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Case Reports in Otolaryngology
Volume 2014, Article ID 286190, 4 pages
http://dx.doi.org/10.1155/2014/286190
Case Report

Calcific Tendonitis of the Longus Colli Muscle: A Noninfectious Cause of Retropharyngeal Fluid Collection

Division of Otolaryngology, Head & Neck Surgery, University of British Columbia, Gordon & Leslie Diamond Health Care Centre, 4th Floor, 2775 Laurel Street, Vancouver, BC, Canada V5Z 1M9

Received 26 August 2014; Accepted 12 November 2014; Published 24 November 2014

Academic Editor: Wolfgang Issing

Copyright © 2014 Ronak Rahmanian and Chris Diamond. This is an open access article distributed under the Creative Commons Attribution License, which permits unrestricted use, distribution, and reproduction in any medium, provided the original work is properly cited.

Abstract

Calcific tendonitis of the longus colli (CTLC) muscle is an underrecognized cause of spontaneous acute or subacute neck pain, dysphagia, or odynophagia. Imaging may reveal a retropharyngeal fluid collection leading to the presumed diagnosis of retropharyngeal abscess. Recognition of this uncommon presentation is important to prevent unnecessary surgical incision and drainage. A 44-year-old otherwise healthy male presented with a 2-week history of progressive neck pain, stiffness, and odynophagia. A noncontrast CT scan of the cervical spine revealed a retropharyngeal fluid collection with a small area of calcification anterior to C2. There was a presumed diagnosis of retropharyngeal abscess. The patient was afebrile with normal vital signs. Flexible nasolaryngoscopy was unremarkable. C-reactive protein was elevated but all other bloodwork was normal with no evidence of an infective process. A CT scan was repeated with IV contrast showing no enhancement around the fluid collection. A diagnosis of CTLC was made. The patient was successfully managed with a short course of intravenous steroids and oral NSAIDs with complete resolution of symptoms. Clinically CTLC can mimic more serious disease processes. Identifying pathognomonic imaging findings often confirms the diagnosis. Awareness of this condition by the otolaryngologist will ensure proper patient management and avoidance of unnecessary procedures.

1. Introduction

Calcific tendinitis of the longus colli (CTLC) muscle is an underrecognized cause of spontaneous acute or subacute neck pain, dysphagia, or odynophagia. Imaging may reveal a retropharyngeal fluid collection leading to otolaryngology referral for presumed retropharyngeal abscess. Recognition of this uncommon presentation is important to prevent unnecessary surgical incision and drainage. This presentation has received little attention in the otolaryngology literature despite presenting symptoms and findings relevant to the head and neck surgeon. Awareness of CTLC and its presentation is valuable to the practicing otolaryngologist.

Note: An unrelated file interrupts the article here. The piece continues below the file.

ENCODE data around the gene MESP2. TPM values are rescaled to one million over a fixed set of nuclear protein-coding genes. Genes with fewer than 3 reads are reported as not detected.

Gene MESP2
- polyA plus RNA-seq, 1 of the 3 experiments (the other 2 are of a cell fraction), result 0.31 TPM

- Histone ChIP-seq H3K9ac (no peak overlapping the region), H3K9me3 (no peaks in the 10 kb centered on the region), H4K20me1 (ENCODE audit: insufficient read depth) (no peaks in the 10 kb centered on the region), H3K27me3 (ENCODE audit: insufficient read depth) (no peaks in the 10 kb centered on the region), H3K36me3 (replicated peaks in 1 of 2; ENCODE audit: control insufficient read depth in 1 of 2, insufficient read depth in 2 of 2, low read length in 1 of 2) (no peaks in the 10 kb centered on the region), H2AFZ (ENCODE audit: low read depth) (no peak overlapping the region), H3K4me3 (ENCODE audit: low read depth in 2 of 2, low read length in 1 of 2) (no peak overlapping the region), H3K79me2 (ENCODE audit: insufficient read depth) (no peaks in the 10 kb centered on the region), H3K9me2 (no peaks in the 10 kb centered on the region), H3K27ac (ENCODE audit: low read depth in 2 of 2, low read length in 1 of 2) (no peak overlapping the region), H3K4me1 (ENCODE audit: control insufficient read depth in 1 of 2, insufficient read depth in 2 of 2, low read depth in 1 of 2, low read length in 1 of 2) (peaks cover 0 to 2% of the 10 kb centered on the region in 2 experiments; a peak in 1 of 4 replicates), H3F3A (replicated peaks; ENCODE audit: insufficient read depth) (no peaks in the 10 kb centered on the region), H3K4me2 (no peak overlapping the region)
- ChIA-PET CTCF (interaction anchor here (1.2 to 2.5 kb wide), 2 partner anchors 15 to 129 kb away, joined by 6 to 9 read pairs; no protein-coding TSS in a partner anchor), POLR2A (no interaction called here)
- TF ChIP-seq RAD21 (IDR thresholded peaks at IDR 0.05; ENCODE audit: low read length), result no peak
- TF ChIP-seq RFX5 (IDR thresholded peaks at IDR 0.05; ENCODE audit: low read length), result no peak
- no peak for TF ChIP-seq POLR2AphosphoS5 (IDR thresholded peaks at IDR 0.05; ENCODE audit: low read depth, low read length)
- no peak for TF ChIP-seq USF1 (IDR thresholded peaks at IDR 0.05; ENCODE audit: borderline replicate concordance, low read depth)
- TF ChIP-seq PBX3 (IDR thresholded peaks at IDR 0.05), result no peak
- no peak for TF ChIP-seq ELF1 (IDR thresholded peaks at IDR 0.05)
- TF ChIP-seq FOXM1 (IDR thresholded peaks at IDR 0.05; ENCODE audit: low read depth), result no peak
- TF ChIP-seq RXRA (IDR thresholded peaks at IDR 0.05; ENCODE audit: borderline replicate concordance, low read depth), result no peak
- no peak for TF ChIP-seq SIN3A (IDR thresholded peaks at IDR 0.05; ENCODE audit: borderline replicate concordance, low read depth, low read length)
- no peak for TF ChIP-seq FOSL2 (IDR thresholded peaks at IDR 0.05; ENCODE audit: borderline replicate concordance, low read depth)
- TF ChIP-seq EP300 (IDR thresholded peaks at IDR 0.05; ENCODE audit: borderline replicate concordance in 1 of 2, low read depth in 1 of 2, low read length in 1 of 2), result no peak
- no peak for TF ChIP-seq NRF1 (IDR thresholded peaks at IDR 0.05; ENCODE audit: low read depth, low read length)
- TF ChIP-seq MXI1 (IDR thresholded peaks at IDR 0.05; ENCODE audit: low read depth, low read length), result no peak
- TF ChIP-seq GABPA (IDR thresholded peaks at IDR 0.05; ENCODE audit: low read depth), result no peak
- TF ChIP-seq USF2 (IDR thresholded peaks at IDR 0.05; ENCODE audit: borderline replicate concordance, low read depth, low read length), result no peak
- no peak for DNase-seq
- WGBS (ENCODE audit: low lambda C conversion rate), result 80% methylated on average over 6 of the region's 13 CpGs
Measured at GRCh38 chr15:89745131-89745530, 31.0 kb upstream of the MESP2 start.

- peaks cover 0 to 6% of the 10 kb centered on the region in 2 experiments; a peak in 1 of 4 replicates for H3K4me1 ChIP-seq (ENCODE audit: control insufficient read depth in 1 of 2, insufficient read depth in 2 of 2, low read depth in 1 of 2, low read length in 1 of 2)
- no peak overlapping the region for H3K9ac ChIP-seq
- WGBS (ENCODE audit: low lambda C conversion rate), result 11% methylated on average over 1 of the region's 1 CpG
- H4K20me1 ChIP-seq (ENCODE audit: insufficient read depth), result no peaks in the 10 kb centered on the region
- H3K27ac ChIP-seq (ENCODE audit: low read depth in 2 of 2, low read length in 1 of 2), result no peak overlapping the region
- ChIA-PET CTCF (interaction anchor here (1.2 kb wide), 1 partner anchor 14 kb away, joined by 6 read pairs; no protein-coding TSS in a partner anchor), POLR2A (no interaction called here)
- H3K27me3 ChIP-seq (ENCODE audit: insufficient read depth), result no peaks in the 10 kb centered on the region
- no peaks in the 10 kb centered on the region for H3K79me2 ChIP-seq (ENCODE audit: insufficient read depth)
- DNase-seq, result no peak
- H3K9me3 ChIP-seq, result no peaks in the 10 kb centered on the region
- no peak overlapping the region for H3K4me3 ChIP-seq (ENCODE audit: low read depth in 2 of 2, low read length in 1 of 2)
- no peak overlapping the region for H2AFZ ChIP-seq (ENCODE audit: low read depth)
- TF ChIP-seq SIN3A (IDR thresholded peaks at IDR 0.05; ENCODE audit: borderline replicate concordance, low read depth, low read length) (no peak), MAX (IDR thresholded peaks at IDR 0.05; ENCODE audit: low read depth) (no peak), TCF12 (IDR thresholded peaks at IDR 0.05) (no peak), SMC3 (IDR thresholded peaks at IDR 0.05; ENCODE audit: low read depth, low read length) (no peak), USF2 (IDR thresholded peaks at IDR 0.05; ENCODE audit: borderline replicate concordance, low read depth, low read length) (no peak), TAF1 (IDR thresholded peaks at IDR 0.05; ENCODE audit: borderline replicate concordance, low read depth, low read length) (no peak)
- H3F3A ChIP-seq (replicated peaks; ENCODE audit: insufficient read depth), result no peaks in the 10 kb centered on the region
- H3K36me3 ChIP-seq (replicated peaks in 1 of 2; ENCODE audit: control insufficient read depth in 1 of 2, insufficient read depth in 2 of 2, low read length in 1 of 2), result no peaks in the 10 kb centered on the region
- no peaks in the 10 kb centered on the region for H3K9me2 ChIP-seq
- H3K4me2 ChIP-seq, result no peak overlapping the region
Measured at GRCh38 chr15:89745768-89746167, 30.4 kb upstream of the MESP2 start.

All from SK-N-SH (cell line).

2. Case Report

A 44-year-old otherwise healthy male presented to the local emergency department on four different occasions over a two-week period with complaints of acute onset, progressive posterior neck pain, and stiffness. On the fourth visit, a two-day history of severe pain causing limited neck mobility and associated odynophagia was described. The patient initially denied any trauma, but in retrospect recalled sustaining a seemingly insignificant fall at work approximately one week prior to the onset of initial symptoms.

A noncontrast CT scan of the cervical spine was performed in the emergency department revealing a retropharyngeal fluid collection extending from C2 to C6 over a distance of approximately 6 cm, measuring 1 cm in thickness and 2.5 cm in transverse dimension. A small area of calcification was identified at the superior margin of this fluid collection, anterior to C2 (Figure 1). The otolaryngology service was consulted with the presumed diagnosis of retropharyngeal abscess.

fig1
Figure 1: Axial noncontrast CT scan of the cervical spine demonstrating a retropharyngeal fluid collection at the level of C4 (a) and a calcification within the longus colli muscle anterior to C2 (b).

On physical examination, the patient was afebrile with normal vital signs and in no obvious distress, except upon neck movement. Flexible nasolaryngoscopy was unremarkable, with no evidence of abnormal protrusion or fullness of the posterior pharyngeal wall. The C-reactive protein level was elevated at 72.4. The white blood cell count and all other bloodwork were normal, with no evidence of an infective process. A CT scan of the neck was repeated with IV contrast showing no enhancement around the fluid collection and a 5 mm focus of calcification within the longus colli muscle anterior to C2 (Figure 2).